Managing projects in GTeam is easy, but does not mean there is a trade off in capability. Each project is stored in a folder structure, making it easy to browse 3D models, drawings and office documents. For complex projects, or just for good housekeeping, files can also be collated in file sets.
Each file sports a thumbnail view alongside the file name. With 3D models there is also a 3D preview. This is nothing fancy, it just allows the user to toggle through a dozen snapshots taken around the model, but does give a pretty good feel for the model without having to open it in the 3D viewer. This feature works in all browsers, including those on mobile devices.
To start collaborating, participants can be invited to share any project. Simply type in an email address and a notification will be sent inviting the recipient to join (and open a GTeam account if they do not already have one). In this respect it is very much like the popular file sharing service, Dropbox, and the similarities do not end there. GTeam also includes desktop file synchronisation, which makes it possible to check out models and drawings for editing offline inside a BIM application such as Revit or Digital Project. However, unlike Dropbox, which syncs automatically, GTeam gives control over which files are uploaded and downloaded. Simply tick the appropriate boxes and away it goes.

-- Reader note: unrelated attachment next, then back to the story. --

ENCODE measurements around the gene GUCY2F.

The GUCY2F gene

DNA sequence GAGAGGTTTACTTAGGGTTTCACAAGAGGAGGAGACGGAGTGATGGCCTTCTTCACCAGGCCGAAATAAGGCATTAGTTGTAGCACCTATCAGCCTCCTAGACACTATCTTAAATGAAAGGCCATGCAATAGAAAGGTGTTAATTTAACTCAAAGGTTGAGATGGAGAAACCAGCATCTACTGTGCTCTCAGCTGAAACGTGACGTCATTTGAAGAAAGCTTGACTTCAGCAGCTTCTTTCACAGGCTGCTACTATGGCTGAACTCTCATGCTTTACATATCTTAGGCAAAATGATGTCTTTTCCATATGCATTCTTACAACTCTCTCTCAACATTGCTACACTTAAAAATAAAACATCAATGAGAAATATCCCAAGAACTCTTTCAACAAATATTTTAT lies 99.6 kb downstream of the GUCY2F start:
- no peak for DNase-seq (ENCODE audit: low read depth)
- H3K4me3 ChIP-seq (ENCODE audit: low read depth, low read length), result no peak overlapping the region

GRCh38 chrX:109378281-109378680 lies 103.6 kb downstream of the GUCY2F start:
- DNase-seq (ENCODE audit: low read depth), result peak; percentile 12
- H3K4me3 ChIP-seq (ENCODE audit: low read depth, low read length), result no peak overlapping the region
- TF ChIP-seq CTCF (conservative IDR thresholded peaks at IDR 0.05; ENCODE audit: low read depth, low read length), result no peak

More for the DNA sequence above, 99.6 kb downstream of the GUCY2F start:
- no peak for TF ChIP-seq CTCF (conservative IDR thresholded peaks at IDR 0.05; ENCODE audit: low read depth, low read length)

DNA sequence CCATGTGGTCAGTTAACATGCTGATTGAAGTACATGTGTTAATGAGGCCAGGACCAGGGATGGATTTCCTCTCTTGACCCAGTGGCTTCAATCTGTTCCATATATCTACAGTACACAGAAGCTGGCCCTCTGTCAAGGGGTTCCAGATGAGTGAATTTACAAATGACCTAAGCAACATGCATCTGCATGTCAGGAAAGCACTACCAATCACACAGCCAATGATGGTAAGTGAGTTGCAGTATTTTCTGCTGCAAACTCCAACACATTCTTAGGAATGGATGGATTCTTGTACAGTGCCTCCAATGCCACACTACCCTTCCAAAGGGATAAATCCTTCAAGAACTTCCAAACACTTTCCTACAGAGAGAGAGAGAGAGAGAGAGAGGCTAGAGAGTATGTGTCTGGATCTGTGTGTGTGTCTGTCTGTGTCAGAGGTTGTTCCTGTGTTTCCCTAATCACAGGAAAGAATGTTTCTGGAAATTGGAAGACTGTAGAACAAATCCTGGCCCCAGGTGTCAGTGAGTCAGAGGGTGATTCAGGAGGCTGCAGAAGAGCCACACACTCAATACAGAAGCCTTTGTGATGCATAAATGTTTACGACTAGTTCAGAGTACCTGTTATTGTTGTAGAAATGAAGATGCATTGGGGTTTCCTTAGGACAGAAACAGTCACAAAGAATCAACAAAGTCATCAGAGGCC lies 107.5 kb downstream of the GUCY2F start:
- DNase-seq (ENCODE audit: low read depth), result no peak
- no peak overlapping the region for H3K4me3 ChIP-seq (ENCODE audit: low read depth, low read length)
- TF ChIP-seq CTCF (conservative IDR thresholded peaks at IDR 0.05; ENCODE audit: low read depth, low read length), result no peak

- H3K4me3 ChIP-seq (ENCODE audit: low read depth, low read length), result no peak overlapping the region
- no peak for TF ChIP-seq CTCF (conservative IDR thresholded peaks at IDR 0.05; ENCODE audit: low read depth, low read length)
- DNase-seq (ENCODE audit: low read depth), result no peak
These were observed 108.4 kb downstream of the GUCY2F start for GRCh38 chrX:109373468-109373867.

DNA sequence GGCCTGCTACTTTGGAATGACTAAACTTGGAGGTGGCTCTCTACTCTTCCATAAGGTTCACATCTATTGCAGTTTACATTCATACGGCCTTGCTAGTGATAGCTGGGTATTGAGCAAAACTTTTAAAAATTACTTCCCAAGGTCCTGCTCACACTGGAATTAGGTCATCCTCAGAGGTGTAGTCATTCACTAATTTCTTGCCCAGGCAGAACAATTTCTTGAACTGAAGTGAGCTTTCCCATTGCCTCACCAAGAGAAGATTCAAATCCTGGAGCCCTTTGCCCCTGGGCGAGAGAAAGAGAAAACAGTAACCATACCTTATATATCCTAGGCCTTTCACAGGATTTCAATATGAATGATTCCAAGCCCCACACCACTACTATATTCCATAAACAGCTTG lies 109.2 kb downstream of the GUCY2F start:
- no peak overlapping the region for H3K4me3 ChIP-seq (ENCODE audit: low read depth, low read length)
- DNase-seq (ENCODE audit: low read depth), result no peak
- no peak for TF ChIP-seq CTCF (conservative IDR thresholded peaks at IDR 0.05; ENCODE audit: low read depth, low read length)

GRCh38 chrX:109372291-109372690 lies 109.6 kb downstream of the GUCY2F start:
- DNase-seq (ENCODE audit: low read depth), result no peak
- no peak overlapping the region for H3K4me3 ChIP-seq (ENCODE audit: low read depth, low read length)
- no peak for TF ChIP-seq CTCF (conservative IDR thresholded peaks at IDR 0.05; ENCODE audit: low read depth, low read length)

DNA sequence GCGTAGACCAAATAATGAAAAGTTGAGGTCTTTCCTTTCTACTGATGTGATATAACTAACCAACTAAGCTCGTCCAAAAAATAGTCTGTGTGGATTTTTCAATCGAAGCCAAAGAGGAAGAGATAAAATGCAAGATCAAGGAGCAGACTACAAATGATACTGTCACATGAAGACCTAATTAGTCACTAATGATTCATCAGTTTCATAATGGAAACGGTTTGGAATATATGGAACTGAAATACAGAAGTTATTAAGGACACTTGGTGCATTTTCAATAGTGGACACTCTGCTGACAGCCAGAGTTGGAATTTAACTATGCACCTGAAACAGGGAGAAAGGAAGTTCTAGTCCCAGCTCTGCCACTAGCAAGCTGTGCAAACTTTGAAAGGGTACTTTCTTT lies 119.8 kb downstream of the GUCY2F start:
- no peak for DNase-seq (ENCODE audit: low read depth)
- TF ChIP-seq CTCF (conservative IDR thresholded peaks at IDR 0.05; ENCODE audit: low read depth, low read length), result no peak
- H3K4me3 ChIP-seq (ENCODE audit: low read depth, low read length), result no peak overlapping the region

Collaboration does not have to be done on a project-by-project basis, where participants are given access to all files. Users can also create ‘Release Sets’, which allows specific files to be sent to other companies.
In terms of communication between project participants GTeam has a simple messaging service built in. As all correspondence is stored in the system for reference, this should make email pretty much redundant. However, email notifications are also sent to the recipient’s inbox to advise that a response is needed. Messages can be general, or can be linked to a specific model, drawing, document or snapshot.